Members of the Tombaugh family and Tombaugh biographer David Levy, one of the discoverers of Comet Shoemaker-Levy 9, which hit Jupiter in 1994, will be present for the dedication.
As an interesting note, in his later years, Tombaugh was aware of the controversy surrounding Pluto's status. Levy reportedly promised Tombaugh that he would always be a voice for Pluto's planethood, even after Tombaugh was gone.
The 16-inch telescope at Rancho Hidalgo has been refurbished and updated for frequent use. Gene Turner, one of the developers of this community, emphasizes that there are many people eager to look through Tombaugh's telescope. Personally, he has set himself a goal of viewing Pluto and Charon through the telescope as two separate objects, a feat rarely accomplished by amateur astronomers. Charon is half the size of Pluto and very close to the planet, which is why for so long, astronomers believed Pluto was far larger than it really is. Until the discovery of Charon by James Christie in 1978, nobody realized that they were actually looking at not one but two separate objects in very close proximity to one another.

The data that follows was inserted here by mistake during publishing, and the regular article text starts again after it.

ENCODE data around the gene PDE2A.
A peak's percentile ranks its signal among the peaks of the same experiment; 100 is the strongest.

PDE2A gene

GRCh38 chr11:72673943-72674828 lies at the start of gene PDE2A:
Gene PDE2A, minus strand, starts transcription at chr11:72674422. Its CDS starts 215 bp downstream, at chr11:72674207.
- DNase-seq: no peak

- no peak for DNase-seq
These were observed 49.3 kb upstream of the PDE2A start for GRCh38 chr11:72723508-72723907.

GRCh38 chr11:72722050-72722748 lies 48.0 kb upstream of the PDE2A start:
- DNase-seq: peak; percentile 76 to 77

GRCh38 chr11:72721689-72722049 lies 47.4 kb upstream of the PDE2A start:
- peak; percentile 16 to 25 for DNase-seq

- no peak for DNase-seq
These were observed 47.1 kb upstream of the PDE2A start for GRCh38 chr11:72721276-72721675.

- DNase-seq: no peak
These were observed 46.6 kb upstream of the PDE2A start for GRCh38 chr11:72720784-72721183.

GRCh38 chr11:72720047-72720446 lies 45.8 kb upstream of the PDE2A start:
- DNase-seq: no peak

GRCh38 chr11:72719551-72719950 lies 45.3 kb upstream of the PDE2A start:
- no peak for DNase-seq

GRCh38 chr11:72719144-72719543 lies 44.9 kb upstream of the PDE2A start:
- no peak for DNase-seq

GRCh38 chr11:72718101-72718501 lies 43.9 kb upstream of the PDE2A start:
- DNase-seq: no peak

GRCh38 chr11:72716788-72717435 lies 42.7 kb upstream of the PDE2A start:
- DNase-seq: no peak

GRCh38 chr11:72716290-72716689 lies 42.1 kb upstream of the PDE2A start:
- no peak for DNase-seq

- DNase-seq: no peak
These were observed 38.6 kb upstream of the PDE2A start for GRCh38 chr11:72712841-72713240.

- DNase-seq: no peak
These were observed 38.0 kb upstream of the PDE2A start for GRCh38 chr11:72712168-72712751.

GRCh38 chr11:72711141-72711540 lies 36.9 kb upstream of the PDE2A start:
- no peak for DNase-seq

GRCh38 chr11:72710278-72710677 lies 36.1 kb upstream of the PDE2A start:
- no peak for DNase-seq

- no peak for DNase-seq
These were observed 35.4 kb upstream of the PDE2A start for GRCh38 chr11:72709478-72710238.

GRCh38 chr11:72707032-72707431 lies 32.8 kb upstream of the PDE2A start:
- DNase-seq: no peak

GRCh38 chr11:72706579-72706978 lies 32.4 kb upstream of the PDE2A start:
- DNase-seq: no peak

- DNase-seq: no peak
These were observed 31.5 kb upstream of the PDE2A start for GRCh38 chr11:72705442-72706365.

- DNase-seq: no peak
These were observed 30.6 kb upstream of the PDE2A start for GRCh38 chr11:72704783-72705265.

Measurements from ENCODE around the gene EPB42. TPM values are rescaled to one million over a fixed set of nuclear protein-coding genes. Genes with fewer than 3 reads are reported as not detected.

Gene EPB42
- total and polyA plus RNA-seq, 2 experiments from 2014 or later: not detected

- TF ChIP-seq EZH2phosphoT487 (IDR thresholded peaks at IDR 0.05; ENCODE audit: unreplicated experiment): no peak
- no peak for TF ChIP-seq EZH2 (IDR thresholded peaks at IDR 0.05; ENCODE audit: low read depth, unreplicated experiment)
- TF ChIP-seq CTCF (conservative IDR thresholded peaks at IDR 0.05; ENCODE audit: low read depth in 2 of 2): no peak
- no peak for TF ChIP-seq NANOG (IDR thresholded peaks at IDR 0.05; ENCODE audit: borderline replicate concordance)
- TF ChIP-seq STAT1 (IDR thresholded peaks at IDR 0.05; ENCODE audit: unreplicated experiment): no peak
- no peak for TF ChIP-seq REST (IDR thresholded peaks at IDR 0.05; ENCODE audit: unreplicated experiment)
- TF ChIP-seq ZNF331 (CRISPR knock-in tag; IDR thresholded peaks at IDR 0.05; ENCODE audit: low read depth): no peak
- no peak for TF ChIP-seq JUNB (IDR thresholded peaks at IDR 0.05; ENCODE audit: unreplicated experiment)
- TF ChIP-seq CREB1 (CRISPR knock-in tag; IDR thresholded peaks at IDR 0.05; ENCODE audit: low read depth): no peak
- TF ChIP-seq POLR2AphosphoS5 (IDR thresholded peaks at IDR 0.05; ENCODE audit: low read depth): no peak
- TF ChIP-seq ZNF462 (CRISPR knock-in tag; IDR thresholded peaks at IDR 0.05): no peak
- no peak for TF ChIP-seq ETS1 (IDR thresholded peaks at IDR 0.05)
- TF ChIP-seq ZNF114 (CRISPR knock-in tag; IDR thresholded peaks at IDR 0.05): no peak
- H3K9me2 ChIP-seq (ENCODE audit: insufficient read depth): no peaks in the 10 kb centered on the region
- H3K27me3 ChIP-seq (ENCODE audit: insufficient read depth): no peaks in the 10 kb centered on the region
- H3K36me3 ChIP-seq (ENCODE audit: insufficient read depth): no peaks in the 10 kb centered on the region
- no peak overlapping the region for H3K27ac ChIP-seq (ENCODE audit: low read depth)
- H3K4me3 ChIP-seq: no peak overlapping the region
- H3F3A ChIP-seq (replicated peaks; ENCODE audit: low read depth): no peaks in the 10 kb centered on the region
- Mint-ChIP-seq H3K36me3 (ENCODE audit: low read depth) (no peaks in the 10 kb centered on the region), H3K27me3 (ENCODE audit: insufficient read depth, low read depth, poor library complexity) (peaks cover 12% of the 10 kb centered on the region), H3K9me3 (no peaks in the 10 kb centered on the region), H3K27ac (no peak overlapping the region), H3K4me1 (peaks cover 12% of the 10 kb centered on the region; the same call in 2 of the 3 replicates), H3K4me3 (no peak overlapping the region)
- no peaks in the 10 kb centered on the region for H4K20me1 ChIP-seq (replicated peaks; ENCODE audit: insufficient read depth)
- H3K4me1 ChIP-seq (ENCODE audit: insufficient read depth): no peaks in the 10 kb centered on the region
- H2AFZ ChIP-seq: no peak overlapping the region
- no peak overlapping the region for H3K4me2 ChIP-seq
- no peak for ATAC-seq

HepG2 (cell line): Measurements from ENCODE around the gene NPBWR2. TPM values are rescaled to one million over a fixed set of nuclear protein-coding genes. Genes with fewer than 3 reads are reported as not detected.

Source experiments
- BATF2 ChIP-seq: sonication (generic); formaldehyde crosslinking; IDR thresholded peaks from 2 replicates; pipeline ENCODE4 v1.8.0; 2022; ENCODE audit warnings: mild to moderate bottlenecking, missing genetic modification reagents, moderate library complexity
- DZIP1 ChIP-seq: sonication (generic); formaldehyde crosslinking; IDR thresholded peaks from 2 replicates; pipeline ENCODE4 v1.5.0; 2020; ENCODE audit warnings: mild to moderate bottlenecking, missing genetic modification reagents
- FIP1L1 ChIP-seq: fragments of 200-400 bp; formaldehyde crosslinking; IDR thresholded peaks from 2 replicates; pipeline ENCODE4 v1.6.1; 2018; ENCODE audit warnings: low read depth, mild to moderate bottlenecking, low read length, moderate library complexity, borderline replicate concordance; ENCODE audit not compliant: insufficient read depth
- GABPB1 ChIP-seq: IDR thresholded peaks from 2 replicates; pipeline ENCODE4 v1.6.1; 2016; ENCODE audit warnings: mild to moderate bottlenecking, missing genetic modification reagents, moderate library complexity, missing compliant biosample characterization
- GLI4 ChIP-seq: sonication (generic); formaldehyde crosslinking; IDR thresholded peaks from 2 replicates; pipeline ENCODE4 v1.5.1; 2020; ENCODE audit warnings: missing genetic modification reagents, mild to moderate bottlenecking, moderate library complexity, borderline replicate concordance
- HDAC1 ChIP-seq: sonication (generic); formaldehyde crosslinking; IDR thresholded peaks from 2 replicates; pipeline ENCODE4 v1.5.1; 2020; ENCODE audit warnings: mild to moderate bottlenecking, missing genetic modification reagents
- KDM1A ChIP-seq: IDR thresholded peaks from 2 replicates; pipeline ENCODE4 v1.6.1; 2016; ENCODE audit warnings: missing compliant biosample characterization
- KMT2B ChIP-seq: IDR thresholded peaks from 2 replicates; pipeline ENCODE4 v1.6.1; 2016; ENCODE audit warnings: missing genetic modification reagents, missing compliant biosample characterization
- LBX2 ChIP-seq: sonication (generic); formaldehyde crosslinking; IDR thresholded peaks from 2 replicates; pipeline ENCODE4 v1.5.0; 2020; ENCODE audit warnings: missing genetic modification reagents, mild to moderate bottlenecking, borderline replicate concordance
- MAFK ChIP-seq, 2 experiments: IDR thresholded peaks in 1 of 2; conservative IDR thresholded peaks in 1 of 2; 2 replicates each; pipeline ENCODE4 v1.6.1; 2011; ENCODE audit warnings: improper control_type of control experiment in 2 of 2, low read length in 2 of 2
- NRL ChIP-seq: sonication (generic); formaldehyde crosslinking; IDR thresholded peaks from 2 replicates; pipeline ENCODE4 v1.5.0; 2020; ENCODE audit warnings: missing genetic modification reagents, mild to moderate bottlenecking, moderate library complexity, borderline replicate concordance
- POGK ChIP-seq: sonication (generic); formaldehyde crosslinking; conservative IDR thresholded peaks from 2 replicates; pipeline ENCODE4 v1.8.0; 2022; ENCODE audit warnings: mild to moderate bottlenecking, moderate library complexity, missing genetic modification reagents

The owners of Rancho Hidalgo also own the Arizona Sky Village, another housing development geared specifically to skywatchers and therefore also a dark sky site (something that those of us here in light polluted New Jersey can very much appreciate!).
At Rancho Hidalgo, Pluto is a planet, says Turner, who plans to put a provision stating so in the development's official documents.
More information on Rancho Hidalgo and the Tombaugh telescope can be found at http://www.hidalgonm.com/ranchohidalgo_0